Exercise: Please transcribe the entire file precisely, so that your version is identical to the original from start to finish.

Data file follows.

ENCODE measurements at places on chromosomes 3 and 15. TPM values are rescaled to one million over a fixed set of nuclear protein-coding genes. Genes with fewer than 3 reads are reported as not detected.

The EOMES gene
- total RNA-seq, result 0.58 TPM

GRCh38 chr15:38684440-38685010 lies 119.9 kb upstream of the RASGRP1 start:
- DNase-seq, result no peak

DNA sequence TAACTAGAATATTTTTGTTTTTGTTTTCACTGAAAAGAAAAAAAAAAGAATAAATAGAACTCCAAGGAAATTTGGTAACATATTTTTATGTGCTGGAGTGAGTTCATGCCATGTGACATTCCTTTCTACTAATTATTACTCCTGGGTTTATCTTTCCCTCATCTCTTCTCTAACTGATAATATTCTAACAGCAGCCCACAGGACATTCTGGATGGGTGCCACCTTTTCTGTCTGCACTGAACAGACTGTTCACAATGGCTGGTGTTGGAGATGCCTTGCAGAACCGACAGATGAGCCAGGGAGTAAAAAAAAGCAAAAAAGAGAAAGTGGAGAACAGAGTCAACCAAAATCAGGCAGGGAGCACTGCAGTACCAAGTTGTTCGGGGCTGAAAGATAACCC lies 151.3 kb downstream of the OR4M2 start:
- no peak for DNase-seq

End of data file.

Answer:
ENCODE measurements at places on chromosomes 3 and 15. TPM values are rescaled to one million over a fixed set of nuclear protein-coding genes. Genes with fewer than 3 reads are reported as not detected.

The EOMES gene
- total RNA-seq, result 0.58 TPM

GRCh38 chr15:38684440-38685010 lies 119.9 kb upstream of the RASGRP1 start:
- DNase-seq, result no peak

DNA sequence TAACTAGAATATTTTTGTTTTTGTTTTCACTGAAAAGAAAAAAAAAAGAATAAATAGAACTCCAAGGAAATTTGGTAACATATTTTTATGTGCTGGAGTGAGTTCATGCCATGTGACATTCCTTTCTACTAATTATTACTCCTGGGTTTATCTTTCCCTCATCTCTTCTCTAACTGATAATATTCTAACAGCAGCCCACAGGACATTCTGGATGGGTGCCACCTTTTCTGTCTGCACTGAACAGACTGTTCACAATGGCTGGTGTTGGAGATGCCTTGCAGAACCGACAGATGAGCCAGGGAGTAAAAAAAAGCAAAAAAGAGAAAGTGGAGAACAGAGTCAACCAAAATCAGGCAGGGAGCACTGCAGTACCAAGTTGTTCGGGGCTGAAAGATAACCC lies 151.3 kb downstream of the OR4M2 start:
- no peak for DNase-seq